Probably the greatest, most perfect movie of all time is The Sting. It's one of those awesomely good character studies and, if there is any flaw in it, it is that the secondary FBI plot isn't as good the second time around (or third, or fourth, or fifth) and that maybe a couple of scenes lose all tension because you know the actors are misleading you (a great writer would have been able to inject something there IMHO. Kind of how Dumbledore's death in HBP is more dramatic when you knew that Dumbledore had it planned, ya know? "Severus. Please" He is asking to die OMG I was bawling) The score is iconic and the combo of Paul Newman and Robert Redford is just ... yummy.
However, this time around I was distracted from all the awesomeness by Lonnegan's limp.
For those of you who have never seen this movie (and why haven't you) the plot is that Hooker (Redford) and his mentor/buddy Luther con a gentleman out of ten thousand dollars. Unfortunately the gentleman belongs to Doyle Lonnegan, an irish gangster in charge of Chicago, who has Luther killed in retaliation. Hooker hooks (heh heh) up with Henry Gondorff to con Lonnegan out of half a million dollars.
Lonnegan is a very bad man, and throughout the whole first quarter of the movie this is built up wonderfully (and I need to watch it again to analyse how they did it). By the time the con is enacted, you realize this man is pretty much unbreakable. He's physically impressive, he's got guns, he's the kill-at-a-distance-type, he's got no conscience whatsoever, and if he wasn't fond of playing cards on this one specific train, Gondorff and his buddies wouldn't be able to get to him at all (speaking of which, your confidence in Henry as a con artist is a little shaky at this point, but that's a thing for another day).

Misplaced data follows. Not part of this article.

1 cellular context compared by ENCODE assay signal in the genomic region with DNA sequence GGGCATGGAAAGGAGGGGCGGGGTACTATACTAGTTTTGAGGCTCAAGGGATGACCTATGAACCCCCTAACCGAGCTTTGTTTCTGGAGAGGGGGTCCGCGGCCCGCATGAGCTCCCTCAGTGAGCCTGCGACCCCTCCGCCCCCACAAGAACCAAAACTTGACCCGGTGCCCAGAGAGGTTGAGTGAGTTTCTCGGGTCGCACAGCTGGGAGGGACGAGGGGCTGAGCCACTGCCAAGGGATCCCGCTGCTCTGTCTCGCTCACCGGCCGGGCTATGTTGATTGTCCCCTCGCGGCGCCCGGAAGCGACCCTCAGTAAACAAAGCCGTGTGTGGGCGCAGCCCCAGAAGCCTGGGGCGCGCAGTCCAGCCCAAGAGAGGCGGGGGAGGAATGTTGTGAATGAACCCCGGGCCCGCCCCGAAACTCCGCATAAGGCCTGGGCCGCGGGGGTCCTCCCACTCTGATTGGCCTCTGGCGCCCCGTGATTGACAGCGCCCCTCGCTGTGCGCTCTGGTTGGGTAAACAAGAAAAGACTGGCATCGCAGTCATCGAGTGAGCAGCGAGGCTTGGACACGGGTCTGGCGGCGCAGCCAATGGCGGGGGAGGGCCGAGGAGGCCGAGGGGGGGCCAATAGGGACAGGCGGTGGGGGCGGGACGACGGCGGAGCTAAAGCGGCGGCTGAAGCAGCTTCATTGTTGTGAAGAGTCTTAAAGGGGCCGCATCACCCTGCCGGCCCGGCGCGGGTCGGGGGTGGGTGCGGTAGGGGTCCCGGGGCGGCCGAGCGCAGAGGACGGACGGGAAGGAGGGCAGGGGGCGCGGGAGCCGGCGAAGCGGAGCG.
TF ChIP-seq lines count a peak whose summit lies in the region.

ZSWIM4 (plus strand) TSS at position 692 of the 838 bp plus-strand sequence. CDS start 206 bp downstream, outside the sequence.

And then Lonnegan starts walking, and you realize he's got a limp. And even though consciously it doesn't register as anything except a limp, subconsciously it changes just about everything.
Our brains are a lot smarter than we are, and they are constantly reading different social cues that we don't ever pick up on. Good writing plays on this, and slides 90% of a story right in under our noses. An incredible example that I blew off as total nonsense the first time I heard it was a specific shot of Darth Vader in Empire Strikes Back. A commander gives Vader a report when he's in this giant white space bubble ... thing. You see Vader without his helmet on, and you see a mass of scars and hoses and other things implying that this person is not in the greatest shape. Commander leaves. End scene. But up until this point Darth has only been seen in positions of overwhelming superiority and almost robotic single-minded evil. This moment tells your brain that under all the wires and circuits, he's human. And not just human, but badly fucked up and broken, and (by implication) that there is probably more to him than just evil. That he might want something. About an hour later, "Luke. I am your father." What makes this moment so impactful, so mind-shatteringly huge is not that Evil told Luke he's got a dad. It was that instant when you realize this thing is human, an hour before Vader pitched a paternal relationship to Luke Skywalker. What's shattering is not ONLY Luke's perspective on the world, but our view of Vader as a wholly evil, mindless, inhuman force to be reckoned with, and it all started with him taking his helmet off an hour before we got here. The shock is our own minds processing the ten thousand hints Empire walked right past us and realizing He's telling the truth.